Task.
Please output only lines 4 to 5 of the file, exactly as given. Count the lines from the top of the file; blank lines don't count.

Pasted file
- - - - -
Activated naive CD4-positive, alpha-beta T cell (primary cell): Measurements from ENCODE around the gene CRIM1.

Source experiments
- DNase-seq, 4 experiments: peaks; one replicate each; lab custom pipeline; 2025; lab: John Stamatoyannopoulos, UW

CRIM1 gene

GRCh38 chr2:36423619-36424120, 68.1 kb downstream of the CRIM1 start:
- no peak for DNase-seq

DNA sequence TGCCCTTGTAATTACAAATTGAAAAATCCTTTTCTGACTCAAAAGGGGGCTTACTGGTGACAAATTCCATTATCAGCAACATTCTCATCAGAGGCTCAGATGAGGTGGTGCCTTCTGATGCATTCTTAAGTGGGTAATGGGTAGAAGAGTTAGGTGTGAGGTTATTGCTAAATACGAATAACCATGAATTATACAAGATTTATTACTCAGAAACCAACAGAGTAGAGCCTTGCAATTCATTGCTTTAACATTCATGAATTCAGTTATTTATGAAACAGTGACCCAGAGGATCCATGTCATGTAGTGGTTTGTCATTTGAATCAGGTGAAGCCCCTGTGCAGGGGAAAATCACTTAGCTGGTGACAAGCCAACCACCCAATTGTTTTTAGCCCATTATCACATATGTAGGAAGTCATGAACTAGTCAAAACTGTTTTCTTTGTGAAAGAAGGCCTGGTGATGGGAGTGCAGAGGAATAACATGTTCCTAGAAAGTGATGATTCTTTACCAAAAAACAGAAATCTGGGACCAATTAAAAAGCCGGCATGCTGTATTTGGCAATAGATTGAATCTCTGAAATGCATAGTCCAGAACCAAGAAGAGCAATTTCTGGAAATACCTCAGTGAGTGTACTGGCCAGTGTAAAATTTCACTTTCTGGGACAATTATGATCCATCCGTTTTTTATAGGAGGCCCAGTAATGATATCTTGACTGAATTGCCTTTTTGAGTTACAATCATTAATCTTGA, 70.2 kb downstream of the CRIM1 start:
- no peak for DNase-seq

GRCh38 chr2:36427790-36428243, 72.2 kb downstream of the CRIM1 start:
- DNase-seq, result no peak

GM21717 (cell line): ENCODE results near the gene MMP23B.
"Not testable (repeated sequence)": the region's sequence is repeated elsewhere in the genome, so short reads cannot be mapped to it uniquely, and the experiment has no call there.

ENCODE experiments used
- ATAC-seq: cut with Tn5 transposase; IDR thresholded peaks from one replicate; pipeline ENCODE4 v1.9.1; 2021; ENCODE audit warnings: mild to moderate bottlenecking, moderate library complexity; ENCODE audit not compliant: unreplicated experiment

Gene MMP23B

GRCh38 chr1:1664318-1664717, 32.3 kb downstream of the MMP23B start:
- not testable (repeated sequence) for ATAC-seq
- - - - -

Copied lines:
CRIM1 gene

GRCh38 chr2:36423619-36424120, 68.1 kb downstream of the CRIM1 start: